Gang Rape: India or Ohio, Is There Any Difference?
On Friday night, a Bay Area TV station reported on a vigil at a local Hindu temple. Indian Americans – male, female, young and old – were united in lighting candles and praying for change in light of the recent gang rapes in India. It was moving and beautiful, but I couldn't help but wonder why are these vigils only taking place in the Desi community?
I’ve seen this headline too many times in the past few weeks: a young woman is raped repeatedly by a group of young men, assaulted for hours until she is unconscious and near death. It happened in Delhi, India – twice, with one victim taking her own life after being pressured to marry one of her rapists, and the other dying in a hospital of massive internal injuries from the attack.
Dec. 30, 2012 - New Delhi, India - A candlelight vigil took place during peaceful protests at Jantar Mantar in central New Delhi against the brutal gang rape on Dec. 16 and subsequent death of a medical student. (Credit Image: © Jiti Chadha/ZUMAPRESS.com)
It’s easy to read the headlines and look at the photos of protesters from a different part of the world, a place associated with stifling gender mores and ancient religious beliefs. Like Libby Purves did in writing a now-viral article in the Times, it’s easy to hope that the highly publicized rapes might drag India into the 21st century. It’s easy to see this as an Indian problem, a Hindu problem, or even an Asian problem. It is easy to sit on our couches in America and simply be thankful that we don’t live in such a backwards, patriarchal society where a female student could go out to see a movie and end up brutally assaulted.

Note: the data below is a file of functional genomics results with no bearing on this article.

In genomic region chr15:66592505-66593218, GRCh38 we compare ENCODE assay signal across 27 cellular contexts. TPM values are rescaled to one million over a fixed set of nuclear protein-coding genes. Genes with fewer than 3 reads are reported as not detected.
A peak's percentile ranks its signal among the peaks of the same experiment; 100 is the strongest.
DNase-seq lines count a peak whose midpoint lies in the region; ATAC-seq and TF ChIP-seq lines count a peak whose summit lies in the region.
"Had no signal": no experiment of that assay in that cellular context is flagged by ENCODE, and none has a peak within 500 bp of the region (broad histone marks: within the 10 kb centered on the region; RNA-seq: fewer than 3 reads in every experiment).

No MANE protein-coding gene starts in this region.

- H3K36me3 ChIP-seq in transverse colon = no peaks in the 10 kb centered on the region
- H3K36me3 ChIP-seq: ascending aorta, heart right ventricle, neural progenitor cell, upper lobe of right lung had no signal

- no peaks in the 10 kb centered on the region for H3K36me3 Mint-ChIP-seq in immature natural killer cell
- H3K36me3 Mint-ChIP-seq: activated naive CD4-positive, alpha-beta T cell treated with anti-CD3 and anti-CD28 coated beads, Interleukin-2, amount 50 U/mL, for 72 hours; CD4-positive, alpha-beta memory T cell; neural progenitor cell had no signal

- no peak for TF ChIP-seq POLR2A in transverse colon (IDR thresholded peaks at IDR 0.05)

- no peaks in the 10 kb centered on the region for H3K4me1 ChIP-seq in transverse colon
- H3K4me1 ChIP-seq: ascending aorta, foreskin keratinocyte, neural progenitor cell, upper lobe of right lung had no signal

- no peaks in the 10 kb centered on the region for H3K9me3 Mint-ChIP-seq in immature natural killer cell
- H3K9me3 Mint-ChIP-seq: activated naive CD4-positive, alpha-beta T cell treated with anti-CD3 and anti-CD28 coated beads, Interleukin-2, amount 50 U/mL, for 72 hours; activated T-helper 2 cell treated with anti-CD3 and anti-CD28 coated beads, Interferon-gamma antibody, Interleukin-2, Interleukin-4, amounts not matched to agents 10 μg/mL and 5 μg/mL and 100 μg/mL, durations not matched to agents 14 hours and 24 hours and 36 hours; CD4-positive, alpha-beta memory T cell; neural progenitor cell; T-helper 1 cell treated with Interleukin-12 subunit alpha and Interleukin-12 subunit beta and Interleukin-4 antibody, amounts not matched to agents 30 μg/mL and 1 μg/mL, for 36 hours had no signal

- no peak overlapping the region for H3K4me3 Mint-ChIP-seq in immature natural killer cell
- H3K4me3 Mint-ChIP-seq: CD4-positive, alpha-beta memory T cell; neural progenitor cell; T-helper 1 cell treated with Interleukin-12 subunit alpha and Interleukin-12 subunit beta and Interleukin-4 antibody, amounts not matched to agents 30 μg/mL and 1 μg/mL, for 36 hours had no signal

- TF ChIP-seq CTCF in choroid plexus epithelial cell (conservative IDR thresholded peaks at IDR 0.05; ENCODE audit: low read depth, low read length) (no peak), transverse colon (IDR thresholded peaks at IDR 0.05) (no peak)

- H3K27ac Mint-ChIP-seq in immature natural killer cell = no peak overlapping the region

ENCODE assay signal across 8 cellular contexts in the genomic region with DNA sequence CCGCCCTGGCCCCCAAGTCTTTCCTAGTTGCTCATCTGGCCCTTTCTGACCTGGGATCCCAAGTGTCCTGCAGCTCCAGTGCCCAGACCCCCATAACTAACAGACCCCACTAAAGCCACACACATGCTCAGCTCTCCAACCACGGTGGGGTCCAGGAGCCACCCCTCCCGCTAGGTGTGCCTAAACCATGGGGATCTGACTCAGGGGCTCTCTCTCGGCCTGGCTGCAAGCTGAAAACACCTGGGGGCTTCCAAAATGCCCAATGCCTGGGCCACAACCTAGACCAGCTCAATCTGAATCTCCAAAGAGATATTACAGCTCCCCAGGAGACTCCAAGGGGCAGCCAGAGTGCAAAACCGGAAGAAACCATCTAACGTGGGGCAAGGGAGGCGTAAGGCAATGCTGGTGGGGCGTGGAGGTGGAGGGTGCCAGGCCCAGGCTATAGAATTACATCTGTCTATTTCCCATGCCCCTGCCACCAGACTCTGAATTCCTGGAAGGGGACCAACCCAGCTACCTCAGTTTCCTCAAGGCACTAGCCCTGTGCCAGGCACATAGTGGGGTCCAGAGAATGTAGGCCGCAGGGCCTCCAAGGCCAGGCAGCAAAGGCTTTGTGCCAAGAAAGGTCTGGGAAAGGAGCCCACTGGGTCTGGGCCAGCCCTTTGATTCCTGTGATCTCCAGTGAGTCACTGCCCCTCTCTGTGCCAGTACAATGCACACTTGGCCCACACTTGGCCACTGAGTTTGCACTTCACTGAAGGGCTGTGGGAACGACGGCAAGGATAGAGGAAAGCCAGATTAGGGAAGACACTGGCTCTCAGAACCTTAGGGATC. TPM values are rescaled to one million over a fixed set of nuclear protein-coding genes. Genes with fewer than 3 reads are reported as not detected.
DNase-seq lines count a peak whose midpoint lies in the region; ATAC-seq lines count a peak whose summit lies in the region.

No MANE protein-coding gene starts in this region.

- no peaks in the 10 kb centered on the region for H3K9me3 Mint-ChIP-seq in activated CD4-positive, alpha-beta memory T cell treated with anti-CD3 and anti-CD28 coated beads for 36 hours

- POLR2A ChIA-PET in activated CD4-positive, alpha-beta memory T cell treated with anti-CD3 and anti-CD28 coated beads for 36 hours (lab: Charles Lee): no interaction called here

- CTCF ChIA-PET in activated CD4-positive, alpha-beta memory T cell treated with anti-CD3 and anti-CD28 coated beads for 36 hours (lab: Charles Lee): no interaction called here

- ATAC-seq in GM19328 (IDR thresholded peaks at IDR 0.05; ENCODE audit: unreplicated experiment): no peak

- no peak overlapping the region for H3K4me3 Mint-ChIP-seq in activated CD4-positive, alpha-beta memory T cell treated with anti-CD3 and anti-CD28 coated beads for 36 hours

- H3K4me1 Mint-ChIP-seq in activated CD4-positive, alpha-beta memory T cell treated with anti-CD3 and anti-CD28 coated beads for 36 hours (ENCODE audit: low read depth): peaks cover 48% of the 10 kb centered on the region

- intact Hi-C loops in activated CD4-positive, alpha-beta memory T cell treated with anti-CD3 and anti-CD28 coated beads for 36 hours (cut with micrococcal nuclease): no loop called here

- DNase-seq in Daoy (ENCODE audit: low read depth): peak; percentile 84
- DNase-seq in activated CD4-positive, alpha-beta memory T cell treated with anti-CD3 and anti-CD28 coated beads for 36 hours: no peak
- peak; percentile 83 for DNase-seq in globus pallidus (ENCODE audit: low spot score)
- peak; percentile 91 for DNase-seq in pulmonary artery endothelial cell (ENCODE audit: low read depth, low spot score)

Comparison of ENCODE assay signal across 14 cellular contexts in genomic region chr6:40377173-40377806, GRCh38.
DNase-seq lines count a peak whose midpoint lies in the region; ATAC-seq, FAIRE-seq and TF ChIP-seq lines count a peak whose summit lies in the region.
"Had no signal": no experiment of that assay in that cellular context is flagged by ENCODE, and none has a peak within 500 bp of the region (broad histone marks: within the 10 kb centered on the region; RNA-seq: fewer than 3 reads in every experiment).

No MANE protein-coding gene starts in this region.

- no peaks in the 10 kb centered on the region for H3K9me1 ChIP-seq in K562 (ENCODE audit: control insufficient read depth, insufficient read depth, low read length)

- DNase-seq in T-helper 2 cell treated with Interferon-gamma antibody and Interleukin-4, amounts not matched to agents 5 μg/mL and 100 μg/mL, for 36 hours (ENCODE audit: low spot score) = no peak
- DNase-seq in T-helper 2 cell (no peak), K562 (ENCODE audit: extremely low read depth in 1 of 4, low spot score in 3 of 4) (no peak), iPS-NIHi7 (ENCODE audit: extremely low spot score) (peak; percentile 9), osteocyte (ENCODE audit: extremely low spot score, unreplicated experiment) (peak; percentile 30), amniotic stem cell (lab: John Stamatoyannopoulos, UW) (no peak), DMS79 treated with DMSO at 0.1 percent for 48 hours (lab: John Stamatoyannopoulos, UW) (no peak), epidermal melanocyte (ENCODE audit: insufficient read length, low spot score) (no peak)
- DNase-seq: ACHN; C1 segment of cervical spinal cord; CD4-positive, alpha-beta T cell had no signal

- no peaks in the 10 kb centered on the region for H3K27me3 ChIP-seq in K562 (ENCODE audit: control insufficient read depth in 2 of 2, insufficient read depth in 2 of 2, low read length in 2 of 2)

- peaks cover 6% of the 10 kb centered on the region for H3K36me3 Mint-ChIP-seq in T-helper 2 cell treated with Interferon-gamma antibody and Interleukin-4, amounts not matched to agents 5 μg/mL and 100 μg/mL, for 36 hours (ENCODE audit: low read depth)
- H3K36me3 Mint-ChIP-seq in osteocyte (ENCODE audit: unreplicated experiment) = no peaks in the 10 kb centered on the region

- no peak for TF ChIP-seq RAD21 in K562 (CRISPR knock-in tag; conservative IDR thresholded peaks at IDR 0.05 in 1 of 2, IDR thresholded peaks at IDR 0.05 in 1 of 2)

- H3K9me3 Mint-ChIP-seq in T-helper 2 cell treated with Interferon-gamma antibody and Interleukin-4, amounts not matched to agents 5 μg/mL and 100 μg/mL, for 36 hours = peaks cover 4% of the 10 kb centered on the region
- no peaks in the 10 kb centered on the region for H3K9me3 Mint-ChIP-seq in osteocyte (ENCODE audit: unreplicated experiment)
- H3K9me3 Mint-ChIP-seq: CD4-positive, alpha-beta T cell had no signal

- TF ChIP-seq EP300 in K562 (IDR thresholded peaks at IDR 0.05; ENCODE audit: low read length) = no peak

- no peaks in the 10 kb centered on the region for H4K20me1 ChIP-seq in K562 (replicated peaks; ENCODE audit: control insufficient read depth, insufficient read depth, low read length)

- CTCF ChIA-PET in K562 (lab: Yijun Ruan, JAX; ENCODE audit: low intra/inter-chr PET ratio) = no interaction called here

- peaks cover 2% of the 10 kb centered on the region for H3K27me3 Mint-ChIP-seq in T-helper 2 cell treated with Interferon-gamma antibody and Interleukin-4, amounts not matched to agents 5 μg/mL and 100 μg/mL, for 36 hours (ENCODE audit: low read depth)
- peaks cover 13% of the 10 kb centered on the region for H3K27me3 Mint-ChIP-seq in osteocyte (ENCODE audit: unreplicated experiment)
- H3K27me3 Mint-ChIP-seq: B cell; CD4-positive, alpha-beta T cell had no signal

Or do we?
As an Indian American blogger who identifies herself only as Kalahari22 writes on Feministing:
It is easy to look at an isolated event in one country, and attribute the problem to that country’s people, religion, government or culture. Momentarily, it makes us feel better about our own situation, so that we can move on with our lives. We all know that is not the case—just take a look at these stories, in the past year, and you’ll see an entire map of the world.
With the leaks of the videos of the rape of a teenage girl by Steubenville, Ohio football players, I can’t help but see the eerie similarities: a young woman is raped repeatedly by a group of young men, assaulted for hours until she is unconscious and near death.
And then there’s the way politicians have responded to the problem of rape.
In the wake of the Delhi rapes and the deaths of the victims, Indian leaders have made insensitive and judgmental statements about rape, invoking divine scripture, blaming the victims, or even slut-shaming female lawmakers who have called for action.
They may be referring to the Goddess Sita instead of the Christian God, but are these leaders not that much different from Todd Akin or Richard Mourdouck?
We need to stop seeing the Delhi rapes as India’s rape problem, and just part of the bigger world problem of violence against women.
The details of the recent gang rapes are painful and to be honest, I’ve avoided reading too many of the lurid details. But as I finally got around to catching up about the Steubenville rapes, and the home videos and tweets about the brutality, I’m reminded of another gang rape of a teenage girl.
In 2007, another girl was passed out and repeatedly raped by a group of De Anza College baseball players at a San Jose house party. But in that instance, three women from the college’s soccer team also happened to be at the party, and they suspected something very wrong was taking place in the locked room. The women forced the door open, rescued the girl and had her rushed to the hospital.
For lack of evidence, and amidst a lot of political dispute, De Anza rape was never brought to criminal trial. But I can’t help thinking about it as I read about the stories out of India and Ohio. Those soccer players weren’t just looking after their own teammates. Something bad was happening to another woman. They didn’t know her, but they knew they had to do something.
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